Globalsurance.com Flags Hong Kong Insurance Trends
05/10/2012

Expatriates in Hong Kong are choosing local medical insurance options over their traditionally favored international variants, Globalsurance.com has revealed.

Online PR News – 10-May-2012 – Hong Kong – Globalsurance.com, an online international health insurance advisor, has revealed some unusual trends in the Hong Kong Medical Insurance market today.

Globalsurance reveals that expatriates in Hong Kong are eschewing international health insurance options in favor of locally provided Hong Kong Medical insurance products. This is the direct result of more than 10 years of increases in international health insurance premiums at a rate of roughly 10% per year; which themselves are the product of heightened levels of medical inflation in the city.

Hong Kong is the second most expensive place in the world to receive healthcare after the United States of America.

The charges associated with various treatments at Hong Kong’s private hospitals can be seen in a scenario involving Maternity. Realistically, delivery of a child at a Hospital like the Matlida, Hong Kong’s leading maternity services provider, can easily reach HK$ 156,000 – 234,000 (US$ 20,000 – 30,000) even if there are no complications. A private room at this same hospital will run the patient HK$ 5,935 (US$ 761) for a single night.

In the last 10 years, the levels of disposable income within Hong Kong’s expatriate community have not risen at the same rate as medical inflation, and consequently the premiums charged by international health insurance providers. This is putting pressure on insurance premiums as the loss ratios of not adjusting for the heightened cost of medical care in HKSAR are not economically feasible.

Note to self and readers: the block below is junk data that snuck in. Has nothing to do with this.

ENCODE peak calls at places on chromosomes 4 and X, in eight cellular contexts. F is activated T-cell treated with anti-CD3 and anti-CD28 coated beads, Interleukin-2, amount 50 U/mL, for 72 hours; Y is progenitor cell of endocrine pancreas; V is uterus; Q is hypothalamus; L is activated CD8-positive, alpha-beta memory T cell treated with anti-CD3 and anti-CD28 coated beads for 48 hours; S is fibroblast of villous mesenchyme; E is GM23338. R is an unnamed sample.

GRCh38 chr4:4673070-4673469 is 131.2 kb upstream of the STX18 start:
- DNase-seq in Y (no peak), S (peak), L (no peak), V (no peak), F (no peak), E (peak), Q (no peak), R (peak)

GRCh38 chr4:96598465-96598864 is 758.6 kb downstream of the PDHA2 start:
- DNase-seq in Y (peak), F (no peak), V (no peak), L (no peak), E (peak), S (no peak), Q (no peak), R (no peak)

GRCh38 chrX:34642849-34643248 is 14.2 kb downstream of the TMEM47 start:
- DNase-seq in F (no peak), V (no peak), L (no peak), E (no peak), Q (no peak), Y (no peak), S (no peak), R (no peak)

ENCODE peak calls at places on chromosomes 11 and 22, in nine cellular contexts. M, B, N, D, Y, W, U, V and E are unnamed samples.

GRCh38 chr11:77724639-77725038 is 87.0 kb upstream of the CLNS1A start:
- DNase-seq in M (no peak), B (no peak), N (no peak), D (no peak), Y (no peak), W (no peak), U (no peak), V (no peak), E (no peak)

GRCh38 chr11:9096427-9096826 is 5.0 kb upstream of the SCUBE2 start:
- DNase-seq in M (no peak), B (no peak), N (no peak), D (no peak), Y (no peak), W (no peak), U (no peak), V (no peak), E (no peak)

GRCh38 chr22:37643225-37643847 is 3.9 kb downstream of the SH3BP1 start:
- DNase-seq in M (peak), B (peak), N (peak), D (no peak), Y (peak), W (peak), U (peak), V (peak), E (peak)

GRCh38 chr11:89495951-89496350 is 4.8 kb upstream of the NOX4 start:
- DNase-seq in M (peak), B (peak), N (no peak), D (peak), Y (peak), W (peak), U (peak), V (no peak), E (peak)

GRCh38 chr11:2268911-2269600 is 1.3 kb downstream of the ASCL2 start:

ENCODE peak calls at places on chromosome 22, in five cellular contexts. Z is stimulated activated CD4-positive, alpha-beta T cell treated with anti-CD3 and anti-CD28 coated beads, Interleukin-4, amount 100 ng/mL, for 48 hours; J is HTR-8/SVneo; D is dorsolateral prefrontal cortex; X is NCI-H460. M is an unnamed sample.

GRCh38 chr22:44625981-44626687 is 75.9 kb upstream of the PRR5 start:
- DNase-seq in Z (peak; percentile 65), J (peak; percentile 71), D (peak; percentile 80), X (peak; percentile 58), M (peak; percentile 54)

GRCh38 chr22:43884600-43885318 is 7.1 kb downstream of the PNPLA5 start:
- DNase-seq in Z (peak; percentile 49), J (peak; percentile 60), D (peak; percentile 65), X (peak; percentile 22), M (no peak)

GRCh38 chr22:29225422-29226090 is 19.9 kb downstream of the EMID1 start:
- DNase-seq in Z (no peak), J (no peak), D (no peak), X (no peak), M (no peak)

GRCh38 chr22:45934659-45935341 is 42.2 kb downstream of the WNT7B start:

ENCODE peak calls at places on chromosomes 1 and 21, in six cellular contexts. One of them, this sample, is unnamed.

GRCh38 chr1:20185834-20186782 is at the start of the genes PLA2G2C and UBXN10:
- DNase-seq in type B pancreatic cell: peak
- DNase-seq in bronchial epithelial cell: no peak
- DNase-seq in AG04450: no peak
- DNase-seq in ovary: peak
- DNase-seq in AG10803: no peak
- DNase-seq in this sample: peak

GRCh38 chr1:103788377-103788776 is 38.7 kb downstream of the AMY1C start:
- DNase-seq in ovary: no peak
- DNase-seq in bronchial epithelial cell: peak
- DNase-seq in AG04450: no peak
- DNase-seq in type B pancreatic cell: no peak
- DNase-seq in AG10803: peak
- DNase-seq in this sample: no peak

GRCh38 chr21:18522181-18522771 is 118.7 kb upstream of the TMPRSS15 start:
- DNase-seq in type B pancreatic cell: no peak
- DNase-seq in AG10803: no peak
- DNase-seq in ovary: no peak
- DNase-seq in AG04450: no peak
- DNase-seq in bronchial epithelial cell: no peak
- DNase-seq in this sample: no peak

With a large proportion of the HKSAR expatriate community choosing to obtain local health insurance options, rather than their international variants, Globalsurance.com believes that further evolution of the international protection plans available in the city is not far off. Potential restructurings may include the provision of selected service providers given that private medical facilities in the City are amongst the most expensive in the world; leading to less comprehensive healthcare options for individuals but also reduced premium charges.

Any innovations within Hong Kong’s iPMI market would be an attempt to stem the tide of expatriates choosing to purchase local health insurance options, but would also need to compete with the major players in the local market and allow access to superior treatment options to be successful.